Increasingly the constitutional,
legal, political and other devices by means of which people were traditionally
supposed to ensure some influence over the shaping of their lives and their
society – if only negative influence – are becoming ineffective. This is not
merely in the sense in which they have always been ineffective for the
“labouring poor” in any but a trivial manner, but that they are increasingly
irrelevant to the actual machinery of technocratic and bureaucratized decision. ‘Politics’ are reduced to public
relations and manipulations. Decisions as vital as war and peace not merely
by-pass the official organs for them, but may be taken - by a handful of
central bankers, by a president or prime minister with one or two backroom
advisors, by an even less identifiable interlocking of technicians and
executives - in ways which are not even formally open to political control.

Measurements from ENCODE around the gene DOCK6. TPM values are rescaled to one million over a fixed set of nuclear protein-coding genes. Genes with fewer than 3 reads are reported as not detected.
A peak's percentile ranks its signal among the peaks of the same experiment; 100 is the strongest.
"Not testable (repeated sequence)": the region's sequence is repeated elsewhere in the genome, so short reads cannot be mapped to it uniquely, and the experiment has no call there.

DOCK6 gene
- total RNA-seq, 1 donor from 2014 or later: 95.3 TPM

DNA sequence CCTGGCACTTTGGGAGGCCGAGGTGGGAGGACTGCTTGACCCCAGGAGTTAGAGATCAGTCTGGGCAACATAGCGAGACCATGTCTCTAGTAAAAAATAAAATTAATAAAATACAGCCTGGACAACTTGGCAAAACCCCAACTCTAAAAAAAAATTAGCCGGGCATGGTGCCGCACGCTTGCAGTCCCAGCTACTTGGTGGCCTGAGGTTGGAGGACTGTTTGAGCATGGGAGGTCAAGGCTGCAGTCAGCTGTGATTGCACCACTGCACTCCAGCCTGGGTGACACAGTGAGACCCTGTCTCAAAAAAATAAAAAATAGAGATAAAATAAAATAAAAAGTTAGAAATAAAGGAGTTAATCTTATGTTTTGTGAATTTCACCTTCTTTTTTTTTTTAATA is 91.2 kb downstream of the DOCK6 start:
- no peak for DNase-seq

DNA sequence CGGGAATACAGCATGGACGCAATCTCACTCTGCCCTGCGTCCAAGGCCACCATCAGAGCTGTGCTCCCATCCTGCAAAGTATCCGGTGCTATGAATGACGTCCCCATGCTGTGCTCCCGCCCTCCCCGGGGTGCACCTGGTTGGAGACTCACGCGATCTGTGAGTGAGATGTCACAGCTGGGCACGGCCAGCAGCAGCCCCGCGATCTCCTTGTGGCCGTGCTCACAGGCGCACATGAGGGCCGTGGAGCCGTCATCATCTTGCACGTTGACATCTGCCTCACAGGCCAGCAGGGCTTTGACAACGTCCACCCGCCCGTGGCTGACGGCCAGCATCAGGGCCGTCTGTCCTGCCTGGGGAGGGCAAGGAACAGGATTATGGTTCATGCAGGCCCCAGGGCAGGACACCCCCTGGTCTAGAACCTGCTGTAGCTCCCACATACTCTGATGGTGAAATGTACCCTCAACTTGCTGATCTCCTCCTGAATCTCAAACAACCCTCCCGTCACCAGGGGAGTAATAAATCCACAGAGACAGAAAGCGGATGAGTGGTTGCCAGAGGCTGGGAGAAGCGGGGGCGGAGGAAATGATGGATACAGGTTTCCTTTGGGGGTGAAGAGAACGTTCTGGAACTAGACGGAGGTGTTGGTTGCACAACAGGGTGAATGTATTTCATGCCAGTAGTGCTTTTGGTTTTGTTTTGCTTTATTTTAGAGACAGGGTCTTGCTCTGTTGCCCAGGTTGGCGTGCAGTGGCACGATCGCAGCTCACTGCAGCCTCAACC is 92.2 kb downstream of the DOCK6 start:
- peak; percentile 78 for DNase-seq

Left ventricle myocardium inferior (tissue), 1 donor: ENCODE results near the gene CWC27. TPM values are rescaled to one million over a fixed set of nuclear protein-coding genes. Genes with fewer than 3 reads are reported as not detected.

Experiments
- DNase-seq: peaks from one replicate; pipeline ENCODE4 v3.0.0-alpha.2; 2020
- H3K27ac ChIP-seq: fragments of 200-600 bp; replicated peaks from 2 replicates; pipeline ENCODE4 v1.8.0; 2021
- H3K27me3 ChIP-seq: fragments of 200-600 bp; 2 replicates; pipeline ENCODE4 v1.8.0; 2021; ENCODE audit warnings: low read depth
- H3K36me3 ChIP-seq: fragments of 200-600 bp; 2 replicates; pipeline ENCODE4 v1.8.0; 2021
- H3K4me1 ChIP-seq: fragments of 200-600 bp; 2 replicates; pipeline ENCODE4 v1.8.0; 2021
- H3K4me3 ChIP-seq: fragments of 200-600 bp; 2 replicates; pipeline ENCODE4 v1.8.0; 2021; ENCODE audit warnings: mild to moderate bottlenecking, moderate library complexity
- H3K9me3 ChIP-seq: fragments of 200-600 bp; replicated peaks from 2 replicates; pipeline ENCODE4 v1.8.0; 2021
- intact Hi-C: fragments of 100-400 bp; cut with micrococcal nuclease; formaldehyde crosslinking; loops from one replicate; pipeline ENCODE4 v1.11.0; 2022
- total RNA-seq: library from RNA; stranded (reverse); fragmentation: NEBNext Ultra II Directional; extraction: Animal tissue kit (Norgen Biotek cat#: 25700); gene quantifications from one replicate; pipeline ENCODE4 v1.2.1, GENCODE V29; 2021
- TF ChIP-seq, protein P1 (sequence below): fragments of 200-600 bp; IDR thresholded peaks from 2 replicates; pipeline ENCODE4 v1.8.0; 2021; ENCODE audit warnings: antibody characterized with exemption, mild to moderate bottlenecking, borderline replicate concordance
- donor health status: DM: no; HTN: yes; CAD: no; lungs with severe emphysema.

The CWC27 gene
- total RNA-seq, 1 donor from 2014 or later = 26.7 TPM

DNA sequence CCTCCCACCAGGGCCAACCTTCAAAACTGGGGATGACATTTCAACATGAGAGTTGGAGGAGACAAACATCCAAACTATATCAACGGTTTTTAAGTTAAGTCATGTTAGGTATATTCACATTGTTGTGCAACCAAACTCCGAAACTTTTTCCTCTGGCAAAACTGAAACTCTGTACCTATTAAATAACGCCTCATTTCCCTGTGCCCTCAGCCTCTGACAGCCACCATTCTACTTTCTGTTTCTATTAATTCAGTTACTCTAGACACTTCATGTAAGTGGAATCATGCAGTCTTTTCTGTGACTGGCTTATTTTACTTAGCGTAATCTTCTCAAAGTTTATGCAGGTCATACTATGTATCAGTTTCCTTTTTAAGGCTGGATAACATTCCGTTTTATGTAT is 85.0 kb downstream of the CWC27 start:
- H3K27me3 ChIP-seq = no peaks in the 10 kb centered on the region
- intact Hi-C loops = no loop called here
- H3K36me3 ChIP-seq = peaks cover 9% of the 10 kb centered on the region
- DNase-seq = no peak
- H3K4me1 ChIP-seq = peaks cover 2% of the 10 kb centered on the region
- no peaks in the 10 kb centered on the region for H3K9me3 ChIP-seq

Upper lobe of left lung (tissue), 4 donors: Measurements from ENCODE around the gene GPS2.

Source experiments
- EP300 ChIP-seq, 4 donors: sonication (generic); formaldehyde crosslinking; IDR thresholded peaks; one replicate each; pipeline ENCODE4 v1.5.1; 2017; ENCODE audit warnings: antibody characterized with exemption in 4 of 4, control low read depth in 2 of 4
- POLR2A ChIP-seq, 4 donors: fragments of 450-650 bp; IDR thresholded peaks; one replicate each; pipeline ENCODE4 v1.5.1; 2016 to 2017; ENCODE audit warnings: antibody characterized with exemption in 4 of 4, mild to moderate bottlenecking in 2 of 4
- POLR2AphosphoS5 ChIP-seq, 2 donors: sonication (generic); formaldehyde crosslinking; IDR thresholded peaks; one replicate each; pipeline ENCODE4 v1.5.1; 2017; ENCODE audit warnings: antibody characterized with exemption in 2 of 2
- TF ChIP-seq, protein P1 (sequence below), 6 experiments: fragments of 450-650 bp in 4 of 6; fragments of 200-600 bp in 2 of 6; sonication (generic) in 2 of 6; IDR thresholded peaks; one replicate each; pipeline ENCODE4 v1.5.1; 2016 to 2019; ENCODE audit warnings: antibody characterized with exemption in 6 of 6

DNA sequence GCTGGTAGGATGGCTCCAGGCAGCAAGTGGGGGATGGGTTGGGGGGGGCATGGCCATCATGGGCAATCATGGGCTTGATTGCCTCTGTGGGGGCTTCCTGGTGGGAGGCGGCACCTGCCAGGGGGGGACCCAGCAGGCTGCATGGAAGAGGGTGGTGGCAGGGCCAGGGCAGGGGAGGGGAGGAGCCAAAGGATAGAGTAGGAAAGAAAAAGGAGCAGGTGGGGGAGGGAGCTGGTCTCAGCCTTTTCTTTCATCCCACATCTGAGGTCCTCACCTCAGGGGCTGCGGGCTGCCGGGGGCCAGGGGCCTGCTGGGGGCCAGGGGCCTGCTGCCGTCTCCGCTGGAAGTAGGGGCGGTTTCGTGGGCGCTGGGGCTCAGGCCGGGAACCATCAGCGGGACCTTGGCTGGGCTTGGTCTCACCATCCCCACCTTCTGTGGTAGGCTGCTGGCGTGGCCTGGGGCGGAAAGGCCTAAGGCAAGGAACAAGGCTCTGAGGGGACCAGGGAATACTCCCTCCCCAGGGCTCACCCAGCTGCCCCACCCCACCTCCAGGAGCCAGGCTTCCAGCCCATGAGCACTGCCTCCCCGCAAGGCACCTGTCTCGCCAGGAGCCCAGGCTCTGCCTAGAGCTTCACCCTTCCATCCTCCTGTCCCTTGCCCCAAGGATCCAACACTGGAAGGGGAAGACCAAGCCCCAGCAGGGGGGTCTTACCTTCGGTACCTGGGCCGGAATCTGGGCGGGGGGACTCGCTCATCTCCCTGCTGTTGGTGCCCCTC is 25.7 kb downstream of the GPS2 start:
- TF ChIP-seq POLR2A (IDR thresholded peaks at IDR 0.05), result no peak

Hobsbawn (1971: 31)
The powers of ordinary men are circumscribed by the everyday worlds in which they live,
yet even in these rounds of job, family, and neighborhood they often seem driven by forces they can neither understand nor govern.
'Great changes' are beyond their control, but affect their conduct and outlook none the less.
The very framework of modern society confines them to projects not their own, but from every side,
such changes now press upon the men and women of the mass society,
who accordingly feel that they are without purpose in an epoch in which they are without power.
But not all men are in this sense ordinary. As the means of information and of power are centralized,
some men come to occupy positions in American society from which they can look down upon, so to speak,
and by their decisions mightily affect, the everyday worlds of ordinary men and women.
C.Wright Mills (1956: 3)